Literature Study GuidesThe AmbassadorsBook 1 Chapters 1 2 Summary

The Ambassadors | Study Guide

Henry James

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The Ambassadors | Book 1, Chapters 1–2 | Summary

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Summary

Chapter 1

Lambert Strether arrives at his hotel in Chester, a small city in northern England near Liverpool, where he had disembarked from his transatlantic voyage from his home in Woollett, Massachusetts. To Strether's relief, his friend Waymarsh, whom he was supposed to meet in England, has been delayed. Strether soon becomes acquainted with Maria Gostrey, an expatriate American residing in Paris, who overhears Strether inquiring about Waymarsh and claims an acquaintance with the man. Strether and Maria go for a stroll in Chester, and at one point, Maria catches Strether incessantly looking at his watch. When she points out the action, Strether confesses to Maria that he is" always considering something else ... than the thing of the moment." Strether takes Maria up on her offer to be his guide in Europe, and the two walk arm in arm back to the hotel, entering just as Waymarsh arrives.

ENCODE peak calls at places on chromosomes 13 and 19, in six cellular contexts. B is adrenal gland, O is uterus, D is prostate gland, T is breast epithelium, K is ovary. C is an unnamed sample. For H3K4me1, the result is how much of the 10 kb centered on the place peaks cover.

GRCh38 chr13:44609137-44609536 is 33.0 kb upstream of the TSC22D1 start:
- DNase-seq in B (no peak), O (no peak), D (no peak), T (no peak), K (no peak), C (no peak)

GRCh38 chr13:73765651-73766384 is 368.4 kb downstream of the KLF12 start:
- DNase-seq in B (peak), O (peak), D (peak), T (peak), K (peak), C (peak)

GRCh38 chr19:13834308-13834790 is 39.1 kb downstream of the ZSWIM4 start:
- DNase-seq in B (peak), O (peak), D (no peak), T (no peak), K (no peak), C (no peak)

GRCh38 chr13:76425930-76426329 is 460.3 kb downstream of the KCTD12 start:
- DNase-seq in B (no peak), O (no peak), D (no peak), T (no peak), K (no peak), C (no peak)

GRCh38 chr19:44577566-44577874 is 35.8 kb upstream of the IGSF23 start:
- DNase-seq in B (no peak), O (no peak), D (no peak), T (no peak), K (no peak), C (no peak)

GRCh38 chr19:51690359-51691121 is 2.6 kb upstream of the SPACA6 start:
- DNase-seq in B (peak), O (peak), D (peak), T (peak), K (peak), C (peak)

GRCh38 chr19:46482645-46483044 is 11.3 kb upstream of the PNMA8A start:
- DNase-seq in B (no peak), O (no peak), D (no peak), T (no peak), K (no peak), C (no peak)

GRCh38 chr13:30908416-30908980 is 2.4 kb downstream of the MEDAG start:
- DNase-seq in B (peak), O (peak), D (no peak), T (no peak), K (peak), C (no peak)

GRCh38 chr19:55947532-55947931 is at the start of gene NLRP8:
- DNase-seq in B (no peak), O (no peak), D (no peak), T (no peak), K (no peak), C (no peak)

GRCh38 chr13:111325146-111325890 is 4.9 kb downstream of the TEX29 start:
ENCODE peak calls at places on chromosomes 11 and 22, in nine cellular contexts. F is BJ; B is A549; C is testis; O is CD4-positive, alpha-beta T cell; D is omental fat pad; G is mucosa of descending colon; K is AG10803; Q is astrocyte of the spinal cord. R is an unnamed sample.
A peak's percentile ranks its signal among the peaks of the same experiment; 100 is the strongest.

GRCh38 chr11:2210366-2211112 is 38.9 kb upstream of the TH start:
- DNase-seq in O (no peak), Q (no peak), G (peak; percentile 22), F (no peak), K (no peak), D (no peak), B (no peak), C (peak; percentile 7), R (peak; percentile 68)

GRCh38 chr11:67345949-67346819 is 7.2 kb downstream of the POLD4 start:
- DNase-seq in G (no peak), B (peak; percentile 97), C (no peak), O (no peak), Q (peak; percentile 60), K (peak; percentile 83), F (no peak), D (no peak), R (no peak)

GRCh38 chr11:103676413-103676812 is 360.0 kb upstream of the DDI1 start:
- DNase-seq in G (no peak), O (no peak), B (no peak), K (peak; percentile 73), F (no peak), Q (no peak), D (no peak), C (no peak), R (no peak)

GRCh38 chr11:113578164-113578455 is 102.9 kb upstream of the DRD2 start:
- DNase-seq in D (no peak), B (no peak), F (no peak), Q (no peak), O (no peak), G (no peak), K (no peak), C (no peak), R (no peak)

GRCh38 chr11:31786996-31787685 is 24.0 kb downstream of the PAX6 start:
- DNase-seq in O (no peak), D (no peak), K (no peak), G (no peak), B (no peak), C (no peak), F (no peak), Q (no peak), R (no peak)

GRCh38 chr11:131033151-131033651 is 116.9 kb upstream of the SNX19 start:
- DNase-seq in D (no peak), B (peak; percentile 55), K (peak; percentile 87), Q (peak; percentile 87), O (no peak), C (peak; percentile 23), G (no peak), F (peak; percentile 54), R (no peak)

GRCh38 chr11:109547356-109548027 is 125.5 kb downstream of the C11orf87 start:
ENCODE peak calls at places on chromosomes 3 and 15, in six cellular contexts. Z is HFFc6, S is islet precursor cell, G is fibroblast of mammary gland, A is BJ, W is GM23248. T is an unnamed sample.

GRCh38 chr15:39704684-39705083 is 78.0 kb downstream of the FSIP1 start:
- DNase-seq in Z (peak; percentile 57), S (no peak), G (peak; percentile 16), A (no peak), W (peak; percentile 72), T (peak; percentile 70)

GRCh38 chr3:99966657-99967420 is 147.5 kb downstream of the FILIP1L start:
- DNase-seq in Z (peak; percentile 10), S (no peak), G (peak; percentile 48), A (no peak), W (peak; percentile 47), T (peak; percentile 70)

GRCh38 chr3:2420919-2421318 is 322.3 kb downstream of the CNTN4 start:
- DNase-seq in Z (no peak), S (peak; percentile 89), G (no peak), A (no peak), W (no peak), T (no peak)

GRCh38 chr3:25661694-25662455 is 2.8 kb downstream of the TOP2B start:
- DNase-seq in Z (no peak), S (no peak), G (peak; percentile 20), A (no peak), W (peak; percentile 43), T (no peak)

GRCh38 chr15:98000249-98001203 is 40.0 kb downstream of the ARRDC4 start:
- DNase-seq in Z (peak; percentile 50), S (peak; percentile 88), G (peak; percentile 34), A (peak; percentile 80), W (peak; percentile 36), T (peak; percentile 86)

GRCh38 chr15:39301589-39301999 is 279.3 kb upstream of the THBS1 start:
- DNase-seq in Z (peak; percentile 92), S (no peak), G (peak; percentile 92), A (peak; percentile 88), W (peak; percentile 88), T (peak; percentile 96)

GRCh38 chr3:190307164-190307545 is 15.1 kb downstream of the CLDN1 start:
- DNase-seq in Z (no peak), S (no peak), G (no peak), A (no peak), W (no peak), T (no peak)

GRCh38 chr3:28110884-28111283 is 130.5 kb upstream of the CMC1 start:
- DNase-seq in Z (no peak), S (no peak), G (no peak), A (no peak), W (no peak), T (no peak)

Chapter 2

Strether, Waymarsh, and Maria dine together. Later, when they all have retired to their rooms, Strether and Waymarsh, who cannot sleep, convene on the grounds in the middle of the night. Waymarsh, an American lawyer who has fled an unhappy marriage and now spends much of his time in Europe, converses at some length with Strether. Waymarsh, now in Europe for three months, does not feel settled and wishes to return to America. It appears that Strether has made the journey to Europe on a specific business mission assigned by his employer, the wealthy socialite and businessperson Mrs. Newsome. Strether, however, remains somewhat cryptic about disclosing the full nature of his assignment. Waymarsh agrees to accompany Strether to Paris.

Analysis

These chapters afford us our first glimpses of three of the novel's most important characters: the protagonist Lambert Strether, his old friend Waymarsh, and his new acquaintance Maria Gostrey. Considering that one of Henry James's overarching themes in his fiction is the comparison and contrast between American and European culture, we may notice at once that all three figures at the start of The Ambassadors hold contrasting ideas and attitudes about Europe and life abroad. Strether appears comparatively neutral, although conventionally narrow, stringent notions about European culture have presumably been ingrained in him. Waymarsh is somber and predominantly negative about Europe, despite the fact that his life there allows him to disengage from his unhappy marriage. Maria Gostrey, by contrast, seems positive, as signaled by her unofficial status as a "guide" to visiting Americans.